I just found out about two clinical trials for Novartis' new BRAF inhibitor LGX818.  LGX818 is a lot like Zelboraf but it binds tighter to the BRAF protein so it might be harder for the tumor to develop resistance. You still have to have the BRAF V600E mutation, though.

Novartis is sponsoring 2 clinical trials-- one of LGX818 alone ( http://clinicaltrials.gov/show/NCT01436656 ) and one of LGX818 + the MEK inhibitor MEK162 ( http://clinicaltrials.gov/show/NCT01543698 ). The number of sites is still small, but new sites will be recuriting soon (including Moffitt).

The best news is that according to Dr. Gibney at Moffitt, LGX818 has been shown to have activity in patients who became resistant to Zelboraf AND  having a history of Zelboraf does not exclude you from this trial!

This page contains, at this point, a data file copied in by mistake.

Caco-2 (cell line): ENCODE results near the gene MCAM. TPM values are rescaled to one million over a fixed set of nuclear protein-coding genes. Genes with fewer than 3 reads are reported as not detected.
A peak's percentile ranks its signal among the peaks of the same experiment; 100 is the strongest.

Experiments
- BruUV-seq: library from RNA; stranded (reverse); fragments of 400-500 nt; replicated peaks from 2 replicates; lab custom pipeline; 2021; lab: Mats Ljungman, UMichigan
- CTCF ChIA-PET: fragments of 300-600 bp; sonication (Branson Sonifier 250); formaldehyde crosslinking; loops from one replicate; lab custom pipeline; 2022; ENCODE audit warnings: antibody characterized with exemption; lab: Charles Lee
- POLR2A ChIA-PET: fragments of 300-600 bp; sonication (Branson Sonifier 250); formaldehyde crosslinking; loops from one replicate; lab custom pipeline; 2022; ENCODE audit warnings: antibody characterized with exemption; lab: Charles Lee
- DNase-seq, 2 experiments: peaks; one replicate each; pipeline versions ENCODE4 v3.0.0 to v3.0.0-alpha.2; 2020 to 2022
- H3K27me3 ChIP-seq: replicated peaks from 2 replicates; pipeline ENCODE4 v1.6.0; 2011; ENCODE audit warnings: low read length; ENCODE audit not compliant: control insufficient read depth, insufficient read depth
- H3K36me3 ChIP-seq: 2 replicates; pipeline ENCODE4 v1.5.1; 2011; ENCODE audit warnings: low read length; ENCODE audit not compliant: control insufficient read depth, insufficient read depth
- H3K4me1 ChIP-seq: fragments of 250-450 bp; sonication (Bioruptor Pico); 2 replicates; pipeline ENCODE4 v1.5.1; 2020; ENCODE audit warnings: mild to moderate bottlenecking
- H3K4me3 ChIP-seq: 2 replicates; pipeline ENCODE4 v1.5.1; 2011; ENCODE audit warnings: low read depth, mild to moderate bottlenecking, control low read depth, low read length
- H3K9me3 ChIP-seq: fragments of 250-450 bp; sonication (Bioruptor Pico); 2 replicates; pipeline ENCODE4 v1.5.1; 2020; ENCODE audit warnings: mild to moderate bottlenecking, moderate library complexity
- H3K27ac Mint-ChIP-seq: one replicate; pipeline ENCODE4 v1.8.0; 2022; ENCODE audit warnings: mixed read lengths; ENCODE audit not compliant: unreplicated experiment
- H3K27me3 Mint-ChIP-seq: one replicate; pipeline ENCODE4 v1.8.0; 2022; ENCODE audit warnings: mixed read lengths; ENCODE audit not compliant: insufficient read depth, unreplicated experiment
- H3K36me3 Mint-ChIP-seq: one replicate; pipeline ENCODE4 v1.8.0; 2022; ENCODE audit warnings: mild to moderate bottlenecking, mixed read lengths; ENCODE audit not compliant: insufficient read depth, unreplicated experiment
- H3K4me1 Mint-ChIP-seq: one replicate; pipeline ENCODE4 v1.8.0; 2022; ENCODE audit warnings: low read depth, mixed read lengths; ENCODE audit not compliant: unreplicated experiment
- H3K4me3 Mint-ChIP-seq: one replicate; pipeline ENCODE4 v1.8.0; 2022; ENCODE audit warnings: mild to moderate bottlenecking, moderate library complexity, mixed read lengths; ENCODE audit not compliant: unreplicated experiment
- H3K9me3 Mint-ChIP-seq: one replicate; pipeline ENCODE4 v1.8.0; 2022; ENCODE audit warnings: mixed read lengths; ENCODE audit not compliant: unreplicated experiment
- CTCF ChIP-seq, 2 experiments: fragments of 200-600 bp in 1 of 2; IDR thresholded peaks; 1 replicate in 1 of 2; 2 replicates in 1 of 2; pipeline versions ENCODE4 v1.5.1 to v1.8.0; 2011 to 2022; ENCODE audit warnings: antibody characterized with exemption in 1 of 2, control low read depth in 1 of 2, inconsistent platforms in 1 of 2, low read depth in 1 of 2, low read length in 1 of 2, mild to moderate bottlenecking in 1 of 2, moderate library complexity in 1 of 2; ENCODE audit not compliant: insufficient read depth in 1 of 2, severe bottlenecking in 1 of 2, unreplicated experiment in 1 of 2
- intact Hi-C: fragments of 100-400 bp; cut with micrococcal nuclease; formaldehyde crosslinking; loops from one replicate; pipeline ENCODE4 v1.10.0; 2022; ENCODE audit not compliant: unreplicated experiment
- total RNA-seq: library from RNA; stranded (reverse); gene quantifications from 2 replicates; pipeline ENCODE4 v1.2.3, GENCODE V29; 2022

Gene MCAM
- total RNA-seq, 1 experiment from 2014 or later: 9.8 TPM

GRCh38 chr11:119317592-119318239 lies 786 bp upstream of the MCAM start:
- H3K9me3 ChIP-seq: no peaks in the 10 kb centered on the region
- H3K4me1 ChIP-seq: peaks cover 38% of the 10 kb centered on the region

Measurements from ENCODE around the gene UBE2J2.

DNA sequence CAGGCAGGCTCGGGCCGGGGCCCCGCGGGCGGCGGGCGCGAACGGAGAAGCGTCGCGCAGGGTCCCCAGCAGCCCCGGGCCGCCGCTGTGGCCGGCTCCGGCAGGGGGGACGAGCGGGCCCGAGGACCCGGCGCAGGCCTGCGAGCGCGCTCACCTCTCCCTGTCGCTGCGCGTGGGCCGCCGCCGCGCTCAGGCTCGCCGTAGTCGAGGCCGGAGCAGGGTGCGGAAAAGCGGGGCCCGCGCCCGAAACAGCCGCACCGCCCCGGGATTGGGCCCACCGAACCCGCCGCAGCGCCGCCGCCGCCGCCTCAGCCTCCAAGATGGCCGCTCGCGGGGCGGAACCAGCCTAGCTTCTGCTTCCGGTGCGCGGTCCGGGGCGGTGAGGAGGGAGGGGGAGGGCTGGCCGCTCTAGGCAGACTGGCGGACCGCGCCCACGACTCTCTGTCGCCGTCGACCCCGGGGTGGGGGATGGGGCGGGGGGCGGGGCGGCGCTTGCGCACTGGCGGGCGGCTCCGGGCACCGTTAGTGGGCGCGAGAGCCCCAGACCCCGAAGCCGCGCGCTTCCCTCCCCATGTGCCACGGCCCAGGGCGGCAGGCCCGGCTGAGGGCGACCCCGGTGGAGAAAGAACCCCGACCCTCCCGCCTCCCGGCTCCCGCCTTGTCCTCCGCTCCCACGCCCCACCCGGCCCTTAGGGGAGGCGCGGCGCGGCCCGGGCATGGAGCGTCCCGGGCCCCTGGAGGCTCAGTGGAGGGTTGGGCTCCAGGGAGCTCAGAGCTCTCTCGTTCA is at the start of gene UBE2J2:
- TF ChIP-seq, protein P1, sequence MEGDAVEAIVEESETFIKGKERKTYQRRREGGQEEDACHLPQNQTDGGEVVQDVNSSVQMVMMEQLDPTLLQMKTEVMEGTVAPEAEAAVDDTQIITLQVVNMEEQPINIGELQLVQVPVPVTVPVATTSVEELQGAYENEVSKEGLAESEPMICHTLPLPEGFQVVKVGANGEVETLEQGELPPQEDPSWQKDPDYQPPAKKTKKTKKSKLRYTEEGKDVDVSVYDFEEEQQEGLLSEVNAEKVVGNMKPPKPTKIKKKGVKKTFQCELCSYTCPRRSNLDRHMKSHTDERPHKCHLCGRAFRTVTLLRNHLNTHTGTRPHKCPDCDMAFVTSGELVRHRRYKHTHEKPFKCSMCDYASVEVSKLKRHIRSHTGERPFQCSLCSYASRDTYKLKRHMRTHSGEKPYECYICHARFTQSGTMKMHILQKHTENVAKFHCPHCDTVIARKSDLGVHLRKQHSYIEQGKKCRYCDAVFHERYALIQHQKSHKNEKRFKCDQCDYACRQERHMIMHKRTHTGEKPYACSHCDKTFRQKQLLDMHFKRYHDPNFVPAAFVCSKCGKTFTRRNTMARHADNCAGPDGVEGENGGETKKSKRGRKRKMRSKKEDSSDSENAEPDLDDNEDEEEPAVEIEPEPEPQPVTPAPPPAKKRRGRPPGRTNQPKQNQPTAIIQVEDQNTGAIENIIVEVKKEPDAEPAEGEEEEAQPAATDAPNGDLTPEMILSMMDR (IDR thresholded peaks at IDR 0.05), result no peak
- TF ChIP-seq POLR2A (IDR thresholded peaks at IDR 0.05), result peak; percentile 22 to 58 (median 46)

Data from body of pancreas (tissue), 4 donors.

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VSlim's picture
Replies 9
Last reply 8/7/2013 - 5:42pm

Hi all, This is my first posting on the site. My husband was diagnosed two years ago (unknown origin, it showed up in the lymph nodes in his neck). He has been treated at Sloan Kettering with surgery, radiation, and most recently ipilimumab but the disease is still spreading. His doctor at Sloan is recommending their clinical trial of Bristol Myers' anti PD-1 (nivolumab) but it's randomized v. chemo. I've been searching for a nonrandomized trial of the Merck anti PD-1 in our area (New York) but so far no success. The clinicaltrials.gov site has twice given me hope--only to find that the trials are no longer enrolling. If anyone knows of a trial in our area, I'd very much appreciate knowing about it.